Yes, Iaconetti is a fan favorite because she is very open with her emotions. But, CEG’s clients, FabFitFun, and HelloFresh are all trying to leverage influencers to improve their company’s bottom line. And Iaconetti provides a better return on marketing investment (ROMI) than Kardashian West, who is also a reality television personality, would. Wait! How do I know that? Nobody even mentioned Kim Kardashian West during the session on The Rise of Celebrity Influencers for Subscription & E-Commerce Marketing. And nobody mentioned what they had paid or would pay Ashely Iaconetti, either. But, we do know what the Kardashians ask for.

According to “This Is How Much the Kardashians Get Paid for One Instagram Post,” by Sarah Karmali in Harper’s Bazaar UK, Michael Heller, the CEO of digital-marketing firm Talent Resources – the company that arranges many of the reality-TV family’s deals – told US Weekly that some companies have been known to pay up to $500,000 to get access to Kim Kardashian’s (103.3 million) Instagram followers, while sisters Khloé and Kourtney can earn up to $250,000 a post.” (They have 69.1 million and 58.7 million followers respectively).

So, there you have it: You could call it the Kardashian Standard. But, it should come with the following warning: This is what you’d have to pay if you measure influencers on only one dimension: Reach.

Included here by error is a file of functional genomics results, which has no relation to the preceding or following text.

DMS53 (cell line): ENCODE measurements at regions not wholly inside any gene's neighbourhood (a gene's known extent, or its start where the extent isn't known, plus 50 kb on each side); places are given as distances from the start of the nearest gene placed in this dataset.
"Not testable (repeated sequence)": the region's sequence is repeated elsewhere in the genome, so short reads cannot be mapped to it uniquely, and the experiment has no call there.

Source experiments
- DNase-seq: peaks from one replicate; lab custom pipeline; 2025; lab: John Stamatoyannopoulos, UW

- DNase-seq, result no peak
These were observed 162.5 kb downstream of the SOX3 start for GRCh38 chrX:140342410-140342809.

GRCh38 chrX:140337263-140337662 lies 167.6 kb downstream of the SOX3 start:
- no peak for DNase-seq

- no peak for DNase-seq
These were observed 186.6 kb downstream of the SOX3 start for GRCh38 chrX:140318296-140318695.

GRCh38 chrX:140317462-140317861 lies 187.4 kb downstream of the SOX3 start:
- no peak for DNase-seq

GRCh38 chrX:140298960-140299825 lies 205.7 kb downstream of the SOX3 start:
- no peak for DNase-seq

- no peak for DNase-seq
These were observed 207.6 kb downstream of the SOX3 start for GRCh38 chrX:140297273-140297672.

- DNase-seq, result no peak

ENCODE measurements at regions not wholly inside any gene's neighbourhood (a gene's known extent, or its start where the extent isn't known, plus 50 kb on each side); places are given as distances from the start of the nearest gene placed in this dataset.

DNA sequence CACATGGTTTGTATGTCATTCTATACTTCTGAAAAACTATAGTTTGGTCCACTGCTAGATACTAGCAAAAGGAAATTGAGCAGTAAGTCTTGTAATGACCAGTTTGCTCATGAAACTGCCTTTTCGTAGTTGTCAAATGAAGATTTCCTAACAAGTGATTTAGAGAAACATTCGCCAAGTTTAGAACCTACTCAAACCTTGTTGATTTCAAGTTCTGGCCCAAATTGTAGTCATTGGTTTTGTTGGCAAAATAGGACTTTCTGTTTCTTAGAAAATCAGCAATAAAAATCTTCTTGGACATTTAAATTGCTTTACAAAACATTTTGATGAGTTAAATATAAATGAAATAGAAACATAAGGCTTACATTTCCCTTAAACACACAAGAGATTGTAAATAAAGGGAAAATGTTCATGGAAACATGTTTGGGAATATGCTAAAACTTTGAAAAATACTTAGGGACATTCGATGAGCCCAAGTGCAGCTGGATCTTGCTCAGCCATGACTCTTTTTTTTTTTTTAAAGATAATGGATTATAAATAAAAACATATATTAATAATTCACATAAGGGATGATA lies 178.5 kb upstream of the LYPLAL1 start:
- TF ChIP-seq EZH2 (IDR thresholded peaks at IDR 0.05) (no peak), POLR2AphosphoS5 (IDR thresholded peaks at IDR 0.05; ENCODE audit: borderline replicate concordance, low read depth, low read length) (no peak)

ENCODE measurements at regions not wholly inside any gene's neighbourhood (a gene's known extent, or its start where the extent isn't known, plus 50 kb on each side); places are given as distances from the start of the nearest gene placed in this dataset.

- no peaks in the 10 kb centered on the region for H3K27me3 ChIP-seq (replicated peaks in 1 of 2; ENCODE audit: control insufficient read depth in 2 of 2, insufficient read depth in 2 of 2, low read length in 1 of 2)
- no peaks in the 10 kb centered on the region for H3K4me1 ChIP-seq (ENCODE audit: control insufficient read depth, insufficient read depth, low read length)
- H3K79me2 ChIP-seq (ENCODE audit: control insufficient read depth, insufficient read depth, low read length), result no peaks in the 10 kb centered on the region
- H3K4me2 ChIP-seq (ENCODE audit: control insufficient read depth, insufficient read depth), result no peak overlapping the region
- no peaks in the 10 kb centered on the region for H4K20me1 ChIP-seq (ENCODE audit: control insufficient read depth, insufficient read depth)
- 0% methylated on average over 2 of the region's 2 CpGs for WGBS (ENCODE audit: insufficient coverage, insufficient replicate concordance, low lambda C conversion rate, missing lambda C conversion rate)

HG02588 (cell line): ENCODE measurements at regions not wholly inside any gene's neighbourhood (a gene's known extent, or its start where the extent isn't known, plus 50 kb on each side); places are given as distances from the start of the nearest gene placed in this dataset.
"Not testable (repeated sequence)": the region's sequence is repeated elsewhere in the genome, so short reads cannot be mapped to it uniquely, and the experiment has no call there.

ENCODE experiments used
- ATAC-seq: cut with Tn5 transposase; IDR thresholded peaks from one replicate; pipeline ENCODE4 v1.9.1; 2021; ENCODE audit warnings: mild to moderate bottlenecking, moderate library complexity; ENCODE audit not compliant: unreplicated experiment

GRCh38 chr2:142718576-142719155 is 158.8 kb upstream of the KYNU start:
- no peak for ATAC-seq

Engagement: The Influencer Metric That Matters

But, Desisto, Jankowitz, and McLarnon don’t use any of the Kardashians. But, they all use Iaconetti. Why? Because they measure more than reach; they also measure engagement. And based on my analysis of what they did and didn’t say during the session, they know how to calculate ROMI.

Now, return on marketing investment (ROMI) is calculated using a different formula than the typical return-on-investment (ROI) formulas that most chief financial officers (CFOs) use. It’s different because ROMI measures operational expenditures (OPEX), while ROI measures capital expenditures (CAPEX). But, the amount spent on marketing is typically expensed in the current period (quarter); it isn’t “tied up” in plants and inventory. So, when most CFOs ask their chief marketing officers (CMOs) to report the ROI of an influencer marketing campaign, they’re asking for the wrong measure of success.